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Privacy Notices: Managing the One Law You Actually Get to Write Yourself


A privacy notice is not only a statement required by privacy laws that discloses and explains a company’s data handling practices but is also an ideal opportunity for companies to inform and educate their customers — an important step toward building trust and loyalty through transparency and credibility. The content of a privacy notice will depend upon applicable laws and may need to address requirements across geographical boundaries and legal jurisdictions. It’s a company's responsibility to demonstrate through its privacy notice that it has accurate and up-to-date knowledge of applicable privacy laws and personal data handling practices.

So, how should organizations think about drafting and updating their privacy notice and what are the major components?


Based on our experience spanning medium-sized companies through Fortune 50, we recommend a three-step process:


1. Develop a complete set of requirements and create a draft

2. Plan for and execute a roll-out including any supplementary communications

3. Manage feedback and ongoing changes


Develop a complete set of requirements

To draft a privacy notice, you first need to understand your company’s privacy vision and mission along with your data processing activities, current data inventory, data flows, and applicable laws. This process is much easier for companies with presence in limited jurisdictions; large, multi-national organizations may need to consult outside counsel who specialize in certain jurisdictions where the privacy team or inside counsel lacks expertise.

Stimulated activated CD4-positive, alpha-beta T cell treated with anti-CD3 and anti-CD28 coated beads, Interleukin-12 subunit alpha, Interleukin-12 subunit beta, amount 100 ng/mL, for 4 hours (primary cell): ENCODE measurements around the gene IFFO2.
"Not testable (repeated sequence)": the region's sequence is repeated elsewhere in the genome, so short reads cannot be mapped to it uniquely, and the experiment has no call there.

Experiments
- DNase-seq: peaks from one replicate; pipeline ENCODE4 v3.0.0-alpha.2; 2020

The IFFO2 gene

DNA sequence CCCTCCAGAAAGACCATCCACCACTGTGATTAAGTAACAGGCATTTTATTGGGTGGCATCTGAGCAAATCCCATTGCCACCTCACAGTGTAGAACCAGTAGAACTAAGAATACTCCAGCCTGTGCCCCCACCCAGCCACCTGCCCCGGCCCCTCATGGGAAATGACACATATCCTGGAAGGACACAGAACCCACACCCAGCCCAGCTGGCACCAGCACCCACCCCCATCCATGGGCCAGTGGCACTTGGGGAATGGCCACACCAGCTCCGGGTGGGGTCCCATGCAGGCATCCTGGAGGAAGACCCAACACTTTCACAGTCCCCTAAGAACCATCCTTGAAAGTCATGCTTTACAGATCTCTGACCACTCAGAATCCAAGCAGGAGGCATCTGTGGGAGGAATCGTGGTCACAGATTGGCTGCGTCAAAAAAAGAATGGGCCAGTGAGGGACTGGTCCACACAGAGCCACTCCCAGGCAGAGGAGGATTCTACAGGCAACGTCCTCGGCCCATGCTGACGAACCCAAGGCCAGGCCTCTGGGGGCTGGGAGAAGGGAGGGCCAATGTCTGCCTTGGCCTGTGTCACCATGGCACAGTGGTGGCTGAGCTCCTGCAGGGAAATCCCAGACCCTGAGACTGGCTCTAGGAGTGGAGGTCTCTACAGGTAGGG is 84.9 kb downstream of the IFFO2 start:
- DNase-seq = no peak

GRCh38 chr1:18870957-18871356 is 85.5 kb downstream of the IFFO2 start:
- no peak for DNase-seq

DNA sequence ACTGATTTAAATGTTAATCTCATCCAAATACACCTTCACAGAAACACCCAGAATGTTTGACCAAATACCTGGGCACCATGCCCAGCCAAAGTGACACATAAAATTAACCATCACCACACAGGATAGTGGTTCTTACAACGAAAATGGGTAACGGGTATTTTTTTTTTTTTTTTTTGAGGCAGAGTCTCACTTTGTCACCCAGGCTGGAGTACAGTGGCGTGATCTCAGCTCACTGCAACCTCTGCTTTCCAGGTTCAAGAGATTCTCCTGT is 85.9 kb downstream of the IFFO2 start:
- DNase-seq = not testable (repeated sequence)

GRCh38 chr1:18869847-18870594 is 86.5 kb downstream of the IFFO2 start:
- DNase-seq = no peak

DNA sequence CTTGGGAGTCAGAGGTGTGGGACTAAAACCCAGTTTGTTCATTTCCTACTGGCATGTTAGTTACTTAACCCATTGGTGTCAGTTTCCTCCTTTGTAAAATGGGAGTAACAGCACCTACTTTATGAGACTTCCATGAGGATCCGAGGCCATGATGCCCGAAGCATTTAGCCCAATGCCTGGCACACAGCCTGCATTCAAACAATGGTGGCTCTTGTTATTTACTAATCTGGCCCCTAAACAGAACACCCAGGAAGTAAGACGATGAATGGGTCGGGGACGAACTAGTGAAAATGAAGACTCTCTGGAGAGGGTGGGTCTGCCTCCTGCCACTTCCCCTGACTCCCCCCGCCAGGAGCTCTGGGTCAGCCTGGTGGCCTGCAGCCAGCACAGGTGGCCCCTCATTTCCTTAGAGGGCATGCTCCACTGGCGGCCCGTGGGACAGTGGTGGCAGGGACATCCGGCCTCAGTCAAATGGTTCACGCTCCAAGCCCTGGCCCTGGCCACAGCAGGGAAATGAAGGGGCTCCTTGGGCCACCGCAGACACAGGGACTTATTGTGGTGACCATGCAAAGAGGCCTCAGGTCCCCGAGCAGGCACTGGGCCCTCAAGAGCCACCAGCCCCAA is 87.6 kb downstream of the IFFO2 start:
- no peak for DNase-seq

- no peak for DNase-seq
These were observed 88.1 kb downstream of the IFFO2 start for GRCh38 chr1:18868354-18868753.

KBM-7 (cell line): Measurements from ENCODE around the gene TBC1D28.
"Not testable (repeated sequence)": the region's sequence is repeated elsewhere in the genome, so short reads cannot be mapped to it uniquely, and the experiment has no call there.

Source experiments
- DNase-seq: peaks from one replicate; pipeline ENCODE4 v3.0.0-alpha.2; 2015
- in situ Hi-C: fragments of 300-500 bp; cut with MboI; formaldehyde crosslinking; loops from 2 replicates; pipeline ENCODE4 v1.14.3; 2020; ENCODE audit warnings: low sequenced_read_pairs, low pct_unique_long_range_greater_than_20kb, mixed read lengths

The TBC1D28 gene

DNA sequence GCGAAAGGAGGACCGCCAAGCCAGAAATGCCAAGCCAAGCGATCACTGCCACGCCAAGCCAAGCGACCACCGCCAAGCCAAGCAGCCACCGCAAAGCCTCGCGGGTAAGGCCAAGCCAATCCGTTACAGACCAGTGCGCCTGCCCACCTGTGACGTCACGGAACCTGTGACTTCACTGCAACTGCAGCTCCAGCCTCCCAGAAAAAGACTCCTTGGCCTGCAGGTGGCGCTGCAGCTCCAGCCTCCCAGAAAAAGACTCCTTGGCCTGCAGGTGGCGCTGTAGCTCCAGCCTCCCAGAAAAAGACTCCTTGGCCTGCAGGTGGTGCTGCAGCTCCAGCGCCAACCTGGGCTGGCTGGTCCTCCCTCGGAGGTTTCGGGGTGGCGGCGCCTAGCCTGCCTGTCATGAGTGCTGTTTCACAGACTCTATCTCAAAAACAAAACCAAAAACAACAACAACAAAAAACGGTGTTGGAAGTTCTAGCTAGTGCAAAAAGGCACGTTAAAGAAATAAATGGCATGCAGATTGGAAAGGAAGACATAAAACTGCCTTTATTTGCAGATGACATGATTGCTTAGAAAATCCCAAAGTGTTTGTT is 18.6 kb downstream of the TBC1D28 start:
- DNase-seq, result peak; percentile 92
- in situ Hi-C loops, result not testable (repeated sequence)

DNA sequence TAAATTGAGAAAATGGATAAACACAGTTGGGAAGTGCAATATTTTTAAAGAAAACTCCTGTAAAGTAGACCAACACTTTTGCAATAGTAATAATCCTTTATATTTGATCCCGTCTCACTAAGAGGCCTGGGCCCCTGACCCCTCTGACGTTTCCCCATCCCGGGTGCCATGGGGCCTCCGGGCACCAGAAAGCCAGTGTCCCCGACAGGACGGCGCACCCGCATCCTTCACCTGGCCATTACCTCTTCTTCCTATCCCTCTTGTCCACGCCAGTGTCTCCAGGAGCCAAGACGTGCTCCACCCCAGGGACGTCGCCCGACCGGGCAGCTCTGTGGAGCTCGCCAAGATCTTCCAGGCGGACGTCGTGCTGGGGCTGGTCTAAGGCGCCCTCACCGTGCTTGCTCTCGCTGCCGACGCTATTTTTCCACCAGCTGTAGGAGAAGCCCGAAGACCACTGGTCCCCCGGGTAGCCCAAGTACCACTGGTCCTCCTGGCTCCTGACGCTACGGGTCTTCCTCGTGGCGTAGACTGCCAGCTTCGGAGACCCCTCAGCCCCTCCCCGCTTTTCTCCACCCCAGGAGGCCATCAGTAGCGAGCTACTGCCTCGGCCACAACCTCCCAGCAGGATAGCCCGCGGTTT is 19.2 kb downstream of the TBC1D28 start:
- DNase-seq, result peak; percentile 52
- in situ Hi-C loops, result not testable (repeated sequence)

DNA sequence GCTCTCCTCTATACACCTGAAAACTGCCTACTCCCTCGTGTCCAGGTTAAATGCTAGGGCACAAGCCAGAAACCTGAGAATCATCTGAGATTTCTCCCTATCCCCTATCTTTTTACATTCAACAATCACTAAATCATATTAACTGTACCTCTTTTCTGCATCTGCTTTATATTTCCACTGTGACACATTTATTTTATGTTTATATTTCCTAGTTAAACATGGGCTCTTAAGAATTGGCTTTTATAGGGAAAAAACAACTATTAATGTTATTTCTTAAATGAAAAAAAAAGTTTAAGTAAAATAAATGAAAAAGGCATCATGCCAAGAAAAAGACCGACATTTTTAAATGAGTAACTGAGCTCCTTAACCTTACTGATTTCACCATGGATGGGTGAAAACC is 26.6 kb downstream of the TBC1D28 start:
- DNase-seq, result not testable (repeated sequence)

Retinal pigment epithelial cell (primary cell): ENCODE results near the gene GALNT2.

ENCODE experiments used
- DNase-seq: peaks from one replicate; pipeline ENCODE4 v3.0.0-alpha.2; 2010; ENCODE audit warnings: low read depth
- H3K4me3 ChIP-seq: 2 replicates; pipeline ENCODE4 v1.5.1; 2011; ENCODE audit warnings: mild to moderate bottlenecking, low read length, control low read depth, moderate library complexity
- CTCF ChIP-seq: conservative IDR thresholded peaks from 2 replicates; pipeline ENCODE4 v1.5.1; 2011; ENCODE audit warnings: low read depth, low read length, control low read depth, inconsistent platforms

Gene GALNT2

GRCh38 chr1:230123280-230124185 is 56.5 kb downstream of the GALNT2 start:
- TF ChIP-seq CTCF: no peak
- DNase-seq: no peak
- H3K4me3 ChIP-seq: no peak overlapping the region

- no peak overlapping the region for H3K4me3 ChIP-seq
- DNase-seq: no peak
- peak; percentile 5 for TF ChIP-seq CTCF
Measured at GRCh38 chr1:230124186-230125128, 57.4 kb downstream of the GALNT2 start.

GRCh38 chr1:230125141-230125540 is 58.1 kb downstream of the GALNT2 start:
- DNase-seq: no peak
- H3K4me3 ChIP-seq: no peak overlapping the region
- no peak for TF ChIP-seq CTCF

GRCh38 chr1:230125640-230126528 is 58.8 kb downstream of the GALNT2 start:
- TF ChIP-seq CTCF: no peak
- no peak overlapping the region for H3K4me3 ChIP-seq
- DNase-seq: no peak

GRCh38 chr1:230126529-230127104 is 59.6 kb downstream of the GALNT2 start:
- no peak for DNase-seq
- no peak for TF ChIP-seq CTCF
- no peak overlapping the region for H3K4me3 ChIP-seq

A thorough review of existing personal data processing activities is essential to ensure these are reflected accurately in the notice. This requires collaborating with various business functions and teams that handle personal data, such as sales, marketing, customer service, and so forth. The privacy team will need to conduct interviews with key stakeholders within these functions to obtain an understanding of current and anticipated data use.


If your company maintains records of processing activities (aka ROPAs) pursuant to Article 30 of the GDPR, this information will be instrumental to the process. Of course, a privacy notice is a legal document that can be used by a court or regulators to hold the company accountable, so it’s important to get it right. Our consulting teams are experienced in assisting clients with aligning data privacy protection strategies to business goals and can assist with the creation of clearly worded privacy notifications.

Once the privacy and legal teams have finalized the draft, it should be socialized with senior leadership to get approval and buy-in. This step ensures that the notice aligns with the overall mission and vision of the organization. At this point, it’s easy to assume the bulk of the work is complete … but this is when the fun begins! (provided you think detailed project management is fun).


Plan and execute a comms rollout

Once the privacy notice is ready for publication, it’s time to create a project plan with realistic timelines, breaking this complicated task into manageable chunks. Again, for smaller companies with presence in few jurisdictions and with minimal avenues of data collection, this process will be significantly easier; however, large multinationals have a monumental task ahead. Taking the time upfront to document business requirements will help define the scope of your rollout. Prior to creating your project plan, it will be helpful to do the following prep work:

  • Take inventory of sites, customer help pages/articles, links, and so forth, that will need to be updated

  • Identify languages for translations

  • Create the user notification email content